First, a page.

Last updated: July 03. 2014 12:29AM - 386 Views

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West Virginia residents honor a long-standing tradition every year when the Fourth of July approaches. They journey into neighboring Ohio, head down Interstate 77 to the Carolinas or travel to Tennessee so they can buy the dazzling part of many Independence Day celebrations — big, bright exploding fireworks.

These staples of Fourth of July celebrations are currently illegal in West Virginia. Firecrackers and skyrockets are prohibited. People who crave fireworks for their celebrations have to circumvent the law by going across state lines to places where they can spend their money on fireworks. The only fireworks legally available to West Virginia and Virginia residents are fireworks fountains and sparklers, so people wanting more bang for their bucks head south. Money that could have been spent locally ends up elsewhere.

Sen. Daniel Hall, D-Wyoming, submitted a bill during West Virginia’s last legislative session that would have allowed the state’s citizens to buy and use fireworks such as Roman candles, rockets, firecrackers, shells and cakes. Other legislators have introduced similar bills during past sessions, and Hall’s bill is just as good an idea. The bill did not pass this year, but Hall hopes to try again when the next session arrives.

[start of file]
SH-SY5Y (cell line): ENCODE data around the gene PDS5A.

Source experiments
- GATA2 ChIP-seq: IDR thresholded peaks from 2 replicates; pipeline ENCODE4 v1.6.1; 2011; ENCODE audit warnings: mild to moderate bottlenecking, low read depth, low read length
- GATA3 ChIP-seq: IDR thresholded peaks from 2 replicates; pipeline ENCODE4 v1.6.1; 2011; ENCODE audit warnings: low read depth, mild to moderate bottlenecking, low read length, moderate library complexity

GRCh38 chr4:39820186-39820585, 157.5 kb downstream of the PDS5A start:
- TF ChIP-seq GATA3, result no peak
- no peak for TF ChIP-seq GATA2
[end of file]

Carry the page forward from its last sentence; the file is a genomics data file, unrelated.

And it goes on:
West Virginia’s residents have been buying and using fireworks for years, and laws prohibiting their use have not been working. The sight and sound of exploding fireworks continues well after the Fourth of July.

Clifford Rotz, a retired chemical engineer who helped Hall draft the proposed legislation, has maintained that the use of fireworks by individuals has become increasingly safer over the years, and he maintains that national statistics bear this out.

There is no reason why responsible adults cannot be trusted with fireworks.

Fireworks should be legal in West Virginia if safety measures are taken. A fireworks safety fee could be used to help fund the state’s fire departments and pay for the State Fire Marshal Office’s enforcement efforts. If the taxes stay at a rate that makes West Virginia’s fireworks competitive with those sold in neighboring states, fireworks users will not feel that they must travel hundreds of miles from home for their supplies. This will mean more money staying in the state’s economy.

— Bluefield (West Virginia) Daily Telegraph

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